Battersea was a major town and railway centre during the Industrial Revolution and by the end of the 19th century, it had seen its population grow so much that its farmland was built over in favour of much-needed housing. It was at this time that the area welcomed the building of Queen Anne style houses and mansion blocks. Modern riverside developments are also plentiful, having been prompted by Second World War bomb damage to a significant part of the area.
Glorious Battersea Park is the jewel in Battersea's crown, around which handsome mansion blocks and Victorian terraced houses surround, making the area hugely desirable to both families and young professionals.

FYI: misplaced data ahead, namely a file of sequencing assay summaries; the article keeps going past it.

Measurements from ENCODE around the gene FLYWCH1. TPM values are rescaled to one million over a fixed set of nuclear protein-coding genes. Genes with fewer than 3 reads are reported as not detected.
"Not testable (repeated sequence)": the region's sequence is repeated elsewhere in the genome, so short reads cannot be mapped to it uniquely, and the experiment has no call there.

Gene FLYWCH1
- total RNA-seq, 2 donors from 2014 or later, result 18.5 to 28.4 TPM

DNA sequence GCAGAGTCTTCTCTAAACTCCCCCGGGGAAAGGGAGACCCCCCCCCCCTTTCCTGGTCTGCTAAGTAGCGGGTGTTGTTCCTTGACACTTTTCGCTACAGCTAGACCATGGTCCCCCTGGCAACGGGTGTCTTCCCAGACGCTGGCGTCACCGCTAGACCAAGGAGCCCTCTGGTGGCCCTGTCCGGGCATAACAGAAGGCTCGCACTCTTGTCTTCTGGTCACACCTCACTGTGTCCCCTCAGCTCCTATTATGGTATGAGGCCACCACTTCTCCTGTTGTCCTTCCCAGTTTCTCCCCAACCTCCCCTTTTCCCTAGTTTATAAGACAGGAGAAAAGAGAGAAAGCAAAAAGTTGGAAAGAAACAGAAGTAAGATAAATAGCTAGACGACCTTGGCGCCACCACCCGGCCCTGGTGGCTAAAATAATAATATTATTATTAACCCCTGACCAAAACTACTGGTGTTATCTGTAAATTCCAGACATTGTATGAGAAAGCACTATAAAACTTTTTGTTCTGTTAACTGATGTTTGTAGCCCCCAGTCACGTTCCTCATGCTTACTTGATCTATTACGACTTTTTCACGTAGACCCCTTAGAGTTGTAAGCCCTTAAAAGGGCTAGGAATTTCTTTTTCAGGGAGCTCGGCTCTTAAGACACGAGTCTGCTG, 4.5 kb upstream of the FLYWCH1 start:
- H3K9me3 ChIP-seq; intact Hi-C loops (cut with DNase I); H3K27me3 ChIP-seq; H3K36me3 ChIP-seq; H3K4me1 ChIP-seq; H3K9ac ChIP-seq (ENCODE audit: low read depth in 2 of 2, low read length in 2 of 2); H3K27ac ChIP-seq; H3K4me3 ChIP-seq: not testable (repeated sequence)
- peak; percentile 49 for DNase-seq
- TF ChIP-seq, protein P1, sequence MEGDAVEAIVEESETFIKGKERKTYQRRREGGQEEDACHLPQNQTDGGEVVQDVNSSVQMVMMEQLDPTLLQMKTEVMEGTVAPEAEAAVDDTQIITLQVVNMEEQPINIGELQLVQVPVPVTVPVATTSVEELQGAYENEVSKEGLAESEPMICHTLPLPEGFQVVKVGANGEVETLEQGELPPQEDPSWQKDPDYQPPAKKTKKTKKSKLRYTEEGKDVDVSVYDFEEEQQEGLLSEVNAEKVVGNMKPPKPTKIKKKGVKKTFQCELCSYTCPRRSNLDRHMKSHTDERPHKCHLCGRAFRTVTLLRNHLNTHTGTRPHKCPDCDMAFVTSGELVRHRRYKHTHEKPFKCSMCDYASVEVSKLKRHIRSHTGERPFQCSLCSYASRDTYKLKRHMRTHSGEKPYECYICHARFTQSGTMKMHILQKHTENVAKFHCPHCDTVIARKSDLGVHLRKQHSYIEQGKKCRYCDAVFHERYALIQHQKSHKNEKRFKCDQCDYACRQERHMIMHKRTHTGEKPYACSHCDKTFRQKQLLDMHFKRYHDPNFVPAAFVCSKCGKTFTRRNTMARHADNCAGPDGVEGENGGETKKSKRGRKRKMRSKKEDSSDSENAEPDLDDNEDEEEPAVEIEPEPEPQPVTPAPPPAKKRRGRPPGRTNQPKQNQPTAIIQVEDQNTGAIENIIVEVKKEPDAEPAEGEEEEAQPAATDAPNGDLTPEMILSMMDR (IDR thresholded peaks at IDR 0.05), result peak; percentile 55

Particularly popular is the region around Northcote Road, where a wealth of independent and chain shops and restaurants are located.
Battersea's proximity to Chelsea also makes it an appealing area to live, the King's Road being just a few minutes' walk over Chelsea Bridge.
Honeywell and Belleville state primary schools are both a major draw for families to Battersea. Thomas's (featured) and Newton Prep are good independent schools.
There's no shortage of good restaurants in the area. Gazette Brasserie, Soif, The River Quarter Kitchen and The Butcher & Grill (featured) are just a few to name. There are also some good neighbourhood places to eat around the charming Battersea Square.
There are a number of bars around the area. The Lost Angel (featured) is a renowned cocktail bar which recently opened a steakhouse on its premises. Bunga Bunga is an Italian-themed pizzeria/bar open late.
Battersea Park (featured) is unrivalled in its ability to cater for everyone. It has a range of sporting facilities, an art gallery, a playground and even a zoo.